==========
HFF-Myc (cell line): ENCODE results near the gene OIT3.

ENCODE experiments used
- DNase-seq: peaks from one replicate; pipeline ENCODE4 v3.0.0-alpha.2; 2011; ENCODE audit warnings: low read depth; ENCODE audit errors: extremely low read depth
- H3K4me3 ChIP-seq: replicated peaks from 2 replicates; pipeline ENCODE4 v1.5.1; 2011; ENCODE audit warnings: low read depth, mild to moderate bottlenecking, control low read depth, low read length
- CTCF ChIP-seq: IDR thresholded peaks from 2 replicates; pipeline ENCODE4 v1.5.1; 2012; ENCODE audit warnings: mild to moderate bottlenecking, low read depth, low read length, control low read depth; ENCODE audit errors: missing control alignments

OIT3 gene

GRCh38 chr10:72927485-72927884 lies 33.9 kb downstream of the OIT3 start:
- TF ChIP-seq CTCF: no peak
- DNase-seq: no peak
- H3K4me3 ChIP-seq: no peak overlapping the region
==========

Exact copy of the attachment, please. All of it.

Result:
HFF-Myc (cell line): ENCODE results near the gene OIT3.

ENCODE experiments used
- DNase-seq: peaks from one replicate; pipeline ENCODE4 v3.0.0-alpha.2; 2011; ENCODE audit warnings: low read depth; ENCODE audit errors: extremely low read depth
- H3K4me3 ChIP-seq: replicated peaks from 2 replicates; pipeline ENCODE4 v1.5.1; 2011; ENCODE audit warnings: low read depth, mild to moderate bottlenecking, control low read depth, low read length
- CTCF ChIP-seq: IDR thresholded peaks from 2 replicates; pipeline ENCODE4 v1.5.1; 2012; ENCODE audit warnings: mild to moderate bottlenecking, low read depth, low read length, control low read depth; ENCODE audit errors: missing control alignments

OIT3 gene

GRCh38 chr10:72927485-72927884 lies 33.9 kb downstream of the OIT3 start:
- TF ChIP-seq CTCF: no peak
- DNase-seq: no peak
- H3K4me3 ChIP-seq: no peak overlapping the region